Fetterman calls for Biden administration to fine airlines amid cancellations
Pennsylvania Senate nominee John Fetterman (D) called on the Biden administration to fine airlines for flights they cancel, amid thousands of flight cancellations already this week as Americans head into the Fourth of July travel weekend.
“The Department of Transportation needs to take action. They should start fining airlines up to $27,500 per passenger for every flight they cancel that they knew they didn’t have the staff to fly — just as the Obama administration did in 2009 whenever airlines left a plane on the tarmac for over 3 hours,” Fetterman said in a statement on Wednesday.
He called the hundreds of flight cancellations a day “ridiculous.” So far this week, 2,010 flights have been cancelled.
The influx of cancellations have been attributed to pilot and staffing shortages as airlines and airlines have tried to accuse the Department of Transportation’s (DOT) Federal Aviation Administration (FAA) of not having adequate staffing. Fetterman, who is running for Senate in Pennsylvania, referenced former President Obama fining airlines after imposing rules that limit how long a place can sit on the tarmac.
“DOT must also look into ways to ensure that airlines are compensating consumers for sunk costs. It’s the very least they can do for violating the trust of their customers,” Fetterman said. “Government has a responsibility to hold these airlines accountable. Tax payers saved them, and now it’s their turn to hold up their end of the deal.”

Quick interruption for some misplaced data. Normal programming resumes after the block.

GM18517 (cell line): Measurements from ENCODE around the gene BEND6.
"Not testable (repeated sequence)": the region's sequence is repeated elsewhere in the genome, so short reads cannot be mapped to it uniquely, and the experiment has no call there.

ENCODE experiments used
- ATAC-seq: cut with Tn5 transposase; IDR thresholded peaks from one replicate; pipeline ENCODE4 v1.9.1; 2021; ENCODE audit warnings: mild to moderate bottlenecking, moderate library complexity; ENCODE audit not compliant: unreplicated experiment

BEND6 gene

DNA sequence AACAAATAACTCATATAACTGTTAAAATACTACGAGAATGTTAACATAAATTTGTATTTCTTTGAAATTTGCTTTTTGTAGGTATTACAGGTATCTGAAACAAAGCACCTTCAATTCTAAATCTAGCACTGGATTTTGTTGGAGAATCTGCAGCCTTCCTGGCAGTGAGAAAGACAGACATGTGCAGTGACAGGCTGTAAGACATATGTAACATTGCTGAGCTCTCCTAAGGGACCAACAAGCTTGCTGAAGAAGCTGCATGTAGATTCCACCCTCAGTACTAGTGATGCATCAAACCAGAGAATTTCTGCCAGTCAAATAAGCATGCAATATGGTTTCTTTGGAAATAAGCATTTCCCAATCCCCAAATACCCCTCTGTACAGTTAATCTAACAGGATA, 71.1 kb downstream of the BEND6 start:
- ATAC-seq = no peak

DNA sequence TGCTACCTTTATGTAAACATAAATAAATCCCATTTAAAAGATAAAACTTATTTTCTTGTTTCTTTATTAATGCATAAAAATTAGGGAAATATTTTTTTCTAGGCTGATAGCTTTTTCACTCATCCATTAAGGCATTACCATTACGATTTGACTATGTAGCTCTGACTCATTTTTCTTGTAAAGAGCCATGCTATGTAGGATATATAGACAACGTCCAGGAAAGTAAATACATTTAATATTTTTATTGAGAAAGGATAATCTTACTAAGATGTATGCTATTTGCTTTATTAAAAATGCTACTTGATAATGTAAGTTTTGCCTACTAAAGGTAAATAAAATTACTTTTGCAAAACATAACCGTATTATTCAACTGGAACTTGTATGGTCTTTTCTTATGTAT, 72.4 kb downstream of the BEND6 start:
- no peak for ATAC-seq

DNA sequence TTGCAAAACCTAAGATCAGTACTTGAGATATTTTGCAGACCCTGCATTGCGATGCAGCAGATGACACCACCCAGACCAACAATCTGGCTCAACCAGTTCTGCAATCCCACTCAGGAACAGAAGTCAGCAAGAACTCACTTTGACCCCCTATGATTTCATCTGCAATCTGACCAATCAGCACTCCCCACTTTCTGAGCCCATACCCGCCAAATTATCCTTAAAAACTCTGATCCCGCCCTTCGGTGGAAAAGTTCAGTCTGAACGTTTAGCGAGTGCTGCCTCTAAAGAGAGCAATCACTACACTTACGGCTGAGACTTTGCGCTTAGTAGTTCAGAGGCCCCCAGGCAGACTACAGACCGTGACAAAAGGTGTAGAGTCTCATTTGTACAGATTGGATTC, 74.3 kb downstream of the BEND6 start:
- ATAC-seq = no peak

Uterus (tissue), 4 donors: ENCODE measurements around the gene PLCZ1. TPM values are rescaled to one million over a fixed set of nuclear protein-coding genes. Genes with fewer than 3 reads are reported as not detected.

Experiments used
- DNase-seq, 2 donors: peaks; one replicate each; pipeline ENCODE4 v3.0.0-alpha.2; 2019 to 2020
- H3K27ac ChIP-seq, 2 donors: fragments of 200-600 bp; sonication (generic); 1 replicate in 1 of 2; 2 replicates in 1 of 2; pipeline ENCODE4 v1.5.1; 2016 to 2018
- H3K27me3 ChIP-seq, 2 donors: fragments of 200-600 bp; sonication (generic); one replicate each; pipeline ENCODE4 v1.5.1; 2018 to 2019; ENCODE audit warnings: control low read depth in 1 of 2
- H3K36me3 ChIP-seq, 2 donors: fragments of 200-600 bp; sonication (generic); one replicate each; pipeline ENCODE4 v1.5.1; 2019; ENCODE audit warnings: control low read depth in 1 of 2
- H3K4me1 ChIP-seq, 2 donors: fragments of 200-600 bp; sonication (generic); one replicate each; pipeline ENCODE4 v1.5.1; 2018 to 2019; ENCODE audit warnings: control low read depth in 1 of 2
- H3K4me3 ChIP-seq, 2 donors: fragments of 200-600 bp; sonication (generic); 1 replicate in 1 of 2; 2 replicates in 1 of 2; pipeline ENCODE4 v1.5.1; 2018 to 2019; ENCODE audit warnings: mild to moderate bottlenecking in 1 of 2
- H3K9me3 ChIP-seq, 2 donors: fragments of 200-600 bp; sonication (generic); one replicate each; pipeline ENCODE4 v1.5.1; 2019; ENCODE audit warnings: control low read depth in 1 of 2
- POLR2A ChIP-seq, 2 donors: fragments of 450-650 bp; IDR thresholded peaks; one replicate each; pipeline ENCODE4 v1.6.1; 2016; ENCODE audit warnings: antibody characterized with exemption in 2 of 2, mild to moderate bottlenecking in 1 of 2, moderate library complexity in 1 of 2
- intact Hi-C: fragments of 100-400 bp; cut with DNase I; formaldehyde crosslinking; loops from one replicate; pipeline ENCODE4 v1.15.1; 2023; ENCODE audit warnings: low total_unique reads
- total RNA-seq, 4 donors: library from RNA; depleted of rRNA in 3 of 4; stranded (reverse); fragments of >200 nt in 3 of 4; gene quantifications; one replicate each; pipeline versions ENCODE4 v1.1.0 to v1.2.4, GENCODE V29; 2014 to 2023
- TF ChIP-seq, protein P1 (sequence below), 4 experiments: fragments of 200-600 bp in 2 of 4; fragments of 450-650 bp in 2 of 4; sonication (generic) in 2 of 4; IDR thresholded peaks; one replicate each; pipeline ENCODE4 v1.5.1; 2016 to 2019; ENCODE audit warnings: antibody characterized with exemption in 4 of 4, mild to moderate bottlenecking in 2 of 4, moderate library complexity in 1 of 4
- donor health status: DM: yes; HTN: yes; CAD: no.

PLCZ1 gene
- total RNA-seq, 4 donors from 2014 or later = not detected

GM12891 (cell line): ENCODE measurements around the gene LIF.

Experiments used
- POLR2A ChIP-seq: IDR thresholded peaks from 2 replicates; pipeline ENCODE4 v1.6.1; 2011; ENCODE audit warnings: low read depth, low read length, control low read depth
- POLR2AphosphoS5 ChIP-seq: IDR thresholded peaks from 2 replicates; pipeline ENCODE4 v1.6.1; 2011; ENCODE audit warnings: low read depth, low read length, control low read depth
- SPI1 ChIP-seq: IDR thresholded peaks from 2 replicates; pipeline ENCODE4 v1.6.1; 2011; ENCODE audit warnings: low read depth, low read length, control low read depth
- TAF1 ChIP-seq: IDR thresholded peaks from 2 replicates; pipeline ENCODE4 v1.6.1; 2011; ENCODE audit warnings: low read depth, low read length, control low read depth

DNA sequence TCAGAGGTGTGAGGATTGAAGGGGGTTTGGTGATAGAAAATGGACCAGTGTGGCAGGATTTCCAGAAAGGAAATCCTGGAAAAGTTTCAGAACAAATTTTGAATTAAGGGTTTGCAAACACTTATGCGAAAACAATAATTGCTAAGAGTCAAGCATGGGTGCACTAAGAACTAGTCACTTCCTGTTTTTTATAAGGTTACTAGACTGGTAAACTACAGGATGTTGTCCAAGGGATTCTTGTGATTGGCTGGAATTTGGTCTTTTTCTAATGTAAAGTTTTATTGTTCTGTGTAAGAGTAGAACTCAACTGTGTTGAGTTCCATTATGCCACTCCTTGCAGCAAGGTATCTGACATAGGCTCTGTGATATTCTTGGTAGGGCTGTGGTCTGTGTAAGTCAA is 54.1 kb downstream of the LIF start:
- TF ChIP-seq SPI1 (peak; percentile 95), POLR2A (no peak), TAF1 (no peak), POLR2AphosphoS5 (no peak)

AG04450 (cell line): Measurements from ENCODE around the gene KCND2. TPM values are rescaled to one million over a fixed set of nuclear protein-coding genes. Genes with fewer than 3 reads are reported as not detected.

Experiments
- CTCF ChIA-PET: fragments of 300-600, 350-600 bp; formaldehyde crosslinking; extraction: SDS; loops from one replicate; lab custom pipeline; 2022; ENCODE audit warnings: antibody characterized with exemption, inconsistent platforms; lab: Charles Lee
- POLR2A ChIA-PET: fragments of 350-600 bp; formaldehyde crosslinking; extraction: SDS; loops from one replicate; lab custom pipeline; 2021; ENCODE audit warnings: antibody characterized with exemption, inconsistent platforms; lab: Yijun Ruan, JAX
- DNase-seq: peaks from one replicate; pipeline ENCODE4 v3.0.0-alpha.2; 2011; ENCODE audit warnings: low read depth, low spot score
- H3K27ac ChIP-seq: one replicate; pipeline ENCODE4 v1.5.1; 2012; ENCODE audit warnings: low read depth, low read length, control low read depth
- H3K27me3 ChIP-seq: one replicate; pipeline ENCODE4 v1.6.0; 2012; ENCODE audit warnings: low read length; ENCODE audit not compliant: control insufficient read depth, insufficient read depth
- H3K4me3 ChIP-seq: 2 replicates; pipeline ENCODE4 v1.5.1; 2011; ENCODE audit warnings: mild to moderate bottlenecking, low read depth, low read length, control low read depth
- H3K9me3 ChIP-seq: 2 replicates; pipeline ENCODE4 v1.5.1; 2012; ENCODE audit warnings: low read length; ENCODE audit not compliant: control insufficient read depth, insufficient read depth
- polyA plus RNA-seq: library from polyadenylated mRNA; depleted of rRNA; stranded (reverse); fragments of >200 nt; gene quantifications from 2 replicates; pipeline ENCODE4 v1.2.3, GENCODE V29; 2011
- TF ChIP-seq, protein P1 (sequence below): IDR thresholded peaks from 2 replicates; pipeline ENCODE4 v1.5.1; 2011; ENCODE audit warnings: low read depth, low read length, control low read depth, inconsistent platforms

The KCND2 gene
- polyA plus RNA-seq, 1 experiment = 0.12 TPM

Fetterman pointed to the $54 billion in COVID-19 pandemic relief funds airlines received, echoing the argument used by the FAA, which argued the handouts should have allowed the airlines to keep themselves fully staffed as passengers returned.
“But despite requirements to retain their workforce under the terms of the bailout, the airlines found loopholes to push thousands of pilots and crew out of their jobs,” he said.
Airlines have defended their decision to furlough workers and offer early retirements to pilots at the height of the pandemic. They said say they were still forced to reduce staff, particularly when federal aid temporarily lapsed in late 2020.
“So now as airlines are getting busier, they are overpromising, underdelivering, and leaving consumers in the dust. According to some airline workers, airlines are even booking passengers on flights that they know they will not have the staff to operate,” Fetterman said.
AAA predicts 3.55 million people will travel by air over the Independence Day holiday, up from 3.5 million people in 2021.